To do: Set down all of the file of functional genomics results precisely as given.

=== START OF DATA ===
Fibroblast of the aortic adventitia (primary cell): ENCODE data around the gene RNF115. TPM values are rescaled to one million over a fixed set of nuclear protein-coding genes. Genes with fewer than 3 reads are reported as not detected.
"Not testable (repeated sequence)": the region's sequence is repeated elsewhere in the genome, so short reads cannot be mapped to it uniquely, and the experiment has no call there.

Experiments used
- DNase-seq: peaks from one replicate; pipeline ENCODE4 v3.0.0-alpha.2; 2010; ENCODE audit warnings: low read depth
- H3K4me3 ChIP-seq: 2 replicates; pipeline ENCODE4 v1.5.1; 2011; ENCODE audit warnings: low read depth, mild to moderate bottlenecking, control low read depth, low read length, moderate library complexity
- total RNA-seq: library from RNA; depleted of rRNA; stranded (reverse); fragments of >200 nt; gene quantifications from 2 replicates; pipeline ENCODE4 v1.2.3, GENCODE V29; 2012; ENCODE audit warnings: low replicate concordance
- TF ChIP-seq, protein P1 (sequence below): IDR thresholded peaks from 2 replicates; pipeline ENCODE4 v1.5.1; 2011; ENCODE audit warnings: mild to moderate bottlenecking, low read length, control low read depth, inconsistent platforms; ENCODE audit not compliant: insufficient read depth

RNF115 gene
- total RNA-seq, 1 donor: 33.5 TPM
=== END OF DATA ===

Fibroblast of the aortic adventitia (primary cell): ENCODE data around the gene RNF115. TPM values are rescaled to one million over a fixed set of nuclear protein-coding genes. Genes with fewer than 3 reads are reported as not detected.
"Not testable (repeated sequence)": the region's sequence is repeated elsewhere in the genome, so short reads cannot be mapped to it uniquely, and the experiment has no call there.

Experiments used
- DNase-seq: peaks from one replicate; pipeline ENCODE4 v3.0.0-alpha.2; 2010; ENCODE audit warnings: low read depth
- H3K4me3 ChIP-seq: 2 replicates; pipeline ENCODE4 v1.5.1; 2011; ENCODE audit warnings: low read depth, mild to moderate bottlenecking, control low read depth, low read length, moderate library complexity
- total RNA-seq: library from RNA; depleted of rRNA; stranded (reverse); fragments of >200 nt; gene quantifications from 2 replicates; pipeline ENCODE4 v1.2.3, GENCODE V29; 2012; ENCODE audit warnings: low replicate concordance
- TF ChIP-seq, protein P1 (sequence below): IDR thresholded peaks from 2 replicates; pipeline ENCODE4 v1.5.1; 2011; ENCODE audit warnings: mild to moderate bottlenecking, low read length, control low read depth, inconsistent platforms; ENCODE audit not compliant: insufficient read depth

RNF115 gene
- total RNA-seq, 1 donor: 33.5 TPM